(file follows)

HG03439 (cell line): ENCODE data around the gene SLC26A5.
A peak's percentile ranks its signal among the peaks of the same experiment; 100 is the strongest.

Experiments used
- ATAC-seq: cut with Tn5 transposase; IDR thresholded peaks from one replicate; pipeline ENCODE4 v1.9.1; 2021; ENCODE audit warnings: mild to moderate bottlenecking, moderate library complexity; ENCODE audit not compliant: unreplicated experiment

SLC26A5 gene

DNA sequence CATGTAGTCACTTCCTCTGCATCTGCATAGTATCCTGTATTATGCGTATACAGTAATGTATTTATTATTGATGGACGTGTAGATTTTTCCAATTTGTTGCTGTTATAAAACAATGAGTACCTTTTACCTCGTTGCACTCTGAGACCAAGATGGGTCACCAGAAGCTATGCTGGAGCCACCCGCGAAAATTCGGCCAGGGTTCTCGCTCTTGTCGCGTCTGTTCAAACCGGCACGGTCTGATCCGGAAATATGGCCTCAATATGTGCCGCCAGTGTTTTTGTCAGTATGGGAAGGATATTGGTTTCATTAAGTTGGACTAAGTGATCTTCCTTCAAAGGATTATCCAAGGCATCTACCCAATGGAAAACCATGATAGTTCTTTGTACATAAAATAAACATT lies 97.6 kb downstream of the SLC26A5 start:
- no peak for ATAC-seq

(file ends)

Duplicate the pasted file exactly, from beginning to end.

HG03439 (cell line): ENCODE data around the gene SLC26A5.
A peak's percentile ranks its signal among the peaks of the same experiment; 100 is the strongest.

Experiments used
- ATAC-seq: cut with Tn5 transposase; IDR thresholded peaks from one replicate; pipeline ENCODE4 v1.9.1; 2021; ENCODE audit warnings: mild to moderate bottlenecking, moderate library complexity; ENCODE audit not compliant: unreplicated experiment

SLC26A5 gene

DNA sequence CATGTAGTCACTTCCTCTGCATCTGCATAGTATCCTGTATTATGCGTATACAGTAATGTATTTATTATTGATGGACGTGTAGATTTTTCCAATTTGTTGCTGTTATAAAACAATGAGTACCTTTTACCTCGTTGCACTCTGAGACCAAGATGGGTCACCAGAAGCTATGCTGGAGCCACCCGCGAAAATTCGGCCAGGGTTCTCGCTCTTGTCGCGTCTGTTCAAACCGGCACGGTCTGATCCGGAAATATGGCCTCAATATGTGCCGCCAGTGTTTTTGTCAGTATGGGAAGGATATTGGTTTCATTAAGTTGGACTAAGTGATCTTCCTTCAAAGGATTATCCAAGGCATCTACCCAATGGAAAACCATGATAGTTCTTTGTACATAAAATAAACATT lies 97.6 kb downstream of the SLC26A5 start:
- no peak for ATAC-seq